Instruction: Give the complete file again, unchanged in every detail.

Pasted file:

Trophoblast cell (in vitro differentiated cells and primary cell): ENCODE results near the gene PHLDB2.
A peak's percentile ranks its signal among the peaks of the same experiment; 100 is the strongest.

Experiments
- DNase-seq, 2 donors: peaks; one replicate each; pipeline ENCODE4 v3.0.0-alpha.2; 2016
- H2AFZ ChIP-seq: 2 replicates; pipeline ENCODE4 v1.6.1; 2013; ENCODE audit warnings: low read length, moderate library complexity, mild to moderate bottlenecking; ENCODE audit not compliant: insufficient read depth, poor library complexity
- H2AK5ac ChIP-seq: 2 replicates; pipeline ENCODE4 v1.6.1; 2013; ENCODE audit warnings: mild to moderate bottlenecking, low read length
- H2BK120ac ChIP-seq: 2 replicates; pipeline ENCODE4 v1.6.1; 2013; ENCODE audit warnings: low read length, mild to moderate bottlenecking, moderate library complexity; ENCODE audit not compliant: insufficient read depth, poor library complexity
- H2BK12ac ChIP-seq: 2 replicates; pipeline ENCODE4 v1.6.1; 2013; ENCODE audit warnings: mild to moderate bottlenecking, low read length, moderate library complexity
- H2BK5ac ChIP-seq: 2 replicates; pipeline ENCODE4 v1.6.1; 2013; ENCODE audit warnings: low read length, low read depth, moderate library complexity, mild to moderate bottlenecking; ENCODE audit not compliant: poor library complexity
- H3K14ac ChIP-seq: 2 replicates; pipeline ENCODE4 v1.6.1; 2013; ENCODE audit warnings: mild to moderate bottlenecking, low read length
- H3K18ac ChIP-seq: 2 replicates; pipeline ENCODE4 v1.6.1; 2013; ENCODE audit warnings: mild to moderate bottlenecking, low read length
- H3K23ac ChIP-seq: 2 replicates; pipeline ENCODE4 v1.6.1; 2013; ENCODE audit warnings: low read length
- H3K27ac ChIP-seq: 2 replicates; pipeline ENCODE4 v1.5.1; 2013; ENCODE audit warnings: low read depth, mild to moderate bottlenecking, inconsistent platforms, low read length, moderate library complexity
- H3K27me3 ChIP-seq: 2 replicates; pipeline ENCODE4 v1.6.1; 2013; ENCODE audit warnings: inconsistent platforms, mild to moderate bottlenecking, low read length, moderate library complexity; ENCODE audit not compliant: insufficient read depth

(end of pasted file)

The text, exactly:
Trophoblast cell (in vitro differentiated cells and primary cell): ENCODE results near the gene PHLDB2.
A peak's percentile ranks its signal among the peaks of the same experiment; 100 is the strongest.

Experiments
- DNase-seq, 2 donors: peaks; one replicate each; pipeline ENCODE4 v3.0.0-alpha.2; 2016
- H2AFZ ChIP-seq: 2 replicates; pipeline ENCODE4 v1.6.1; 2013; ENCODE audit warnings: low read length, moderate library complexity, mild to moderate bottlenecking; ENCODE audit not compliant: insufficient read depth, poor library complexity
- H2AK5ac ChIP-seq: 2 replicates; pipeline ENCODE4 v1.6.1; 2013; ENCODE audit warnings: mild to moderate bottlenecking, low read length
- H2BK120ac ChIP-seq: 2 replicates; pipeline ENCODE4 v1.6.1; 2013; ENCODE audit warnings: low read length, mild to moderate bottlenecking, moderate library complexity; ENCODE audit not compliant: insufficient read depth, poor library complexity
- H2BK12ac ChIP-seq: 2 replicates; pipeline ENCODE4 v1.6.1; 2013; ENCODE audit warnings: mild to moderate bottlenecking, low read length, moderate library complexity
- H2BK5ac ChIP-seq: 2 replicates; pipeline ENCODE4 v1.6.1; 2013; ENCODE audit warnings: low read length, low read depth, moderate library complexity, mild to moderate bottlenecking; ENCODE audit not compliant: poor library complexity
- H3K14ac ChIP-seq: 2 replicates; pipeline ENCODE4 v1.6.1; 2013; ENCODE audit warnings: mild to moderate bottlenecking, low read length
- H3K18ac ChIP-seq: 2 replicates; pipeline ENCODE4 v1.6.1; 2013; ENCODE audit warnings: mild to moderate bottlenecking, low read length
- H3K23ac ChIP-seq: 2 replicates; pipeline ENCODE4 v1.6.1; 2013; ENCODE audit warnings: low read length
- H3K27ac ChIP-seq: 2 replicates; pipeline ENCODE4 v1.5.1; 2013; ENCODE audit warnings: low read depth, mild to moderate bottlenecking, inconsistent platforms, low read length, moderate library complexity
- H3K27me3 ChIP-seq: 2 replicates; pipeline ENCODE4 v1.6.1; 2013; ENCODE audit warnings: inconsistent platforms, mild to moderate bottlenecking, low read length, moderate library complexity; ENCODE audit not compliant: insufficient read depth